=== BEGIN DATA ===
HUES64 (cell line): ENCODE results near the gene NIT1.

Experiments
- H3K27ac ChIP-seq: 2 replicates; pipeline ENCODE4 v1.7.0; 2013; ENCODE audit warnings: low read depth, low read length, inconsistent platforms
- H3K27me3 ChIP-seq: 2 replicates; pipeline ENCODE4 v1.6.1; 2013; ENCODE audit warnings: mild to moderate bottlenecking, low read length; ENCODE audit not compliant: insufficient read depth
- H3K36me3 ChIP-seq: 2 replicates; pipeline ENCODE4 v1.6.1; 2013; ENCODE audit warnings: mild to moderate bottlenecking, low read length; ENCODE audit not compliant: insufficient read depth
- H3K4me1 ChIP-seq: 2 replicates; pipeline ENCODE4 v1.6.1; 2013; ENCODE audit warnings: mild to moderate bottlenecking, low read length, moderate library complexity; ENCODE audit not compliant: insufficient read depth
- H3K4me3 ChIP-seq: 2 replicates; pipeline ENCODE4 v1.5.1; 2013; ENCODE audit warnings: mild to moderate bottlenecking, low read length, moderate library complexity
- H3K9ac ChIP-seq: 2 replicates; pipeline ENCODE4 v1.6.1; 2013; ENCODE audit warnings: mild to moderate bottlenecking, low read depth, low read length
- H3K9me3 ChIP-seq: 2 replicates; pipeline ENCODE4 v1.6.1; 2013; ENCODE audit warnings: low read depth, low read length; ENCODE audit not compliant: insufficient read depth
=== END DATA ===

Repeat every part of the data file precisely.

HUES64 (cell line): ENCODE results near the gene NIT1.

Experiments
- H3K27ac ChIP-seq: 2 replicates; pipeline ENCODE4 v1.7.0; 2013; ENCODE audit warnings: low read depth, low read length, inconsistent platforms
- H3K27me3 ChIP-seq: 2 replicates; pipeline ENCODE4 v1.6.1; 2013; ENCODE audit warnings: mild to moderate bottlenecking, low read length; ENCODE audit not compliant: insufficient read depth
- H3K36me3 ChIP-seq: 2 replicates; pipeline ENCODE4 v1.6.1; 2013; ENCODE audit warnings: mild to moderate bottlenecking, low read length; ENCODE audit not compliant: insufficient read depth
- H3K4me1 ChIP-seq: 2 replicates; pipeline ENCODE4 v1.6.1; 2013; ENCODE audit warnings: mild to moderate bottlenecking, low read length, moderate library complexity; ENCODE audit not compliant: insufficient read depth
- H3K4me3 ChIP-seq: 2 replicates; pipeline ENCODE4 v1.5.1; 2013; ENCODE audit warnings: mild to moderate bottlenecking, low read length, moderate library complexity
- H3K9ac ChIP-seq: 2 replicates; pipeline ENCODE4 v1.6.1; 2013; ENCODE audit warnings: mild to moderate bottlenecking, low read depth, low read length
- H3K9me3 ChIP-seq: 2 replicates; pipeline ENCODE4 v1.6.1; 2013; ENCODE audit warnings: low read depth, low read length; ENCODE audit not compliant: insufficient read depth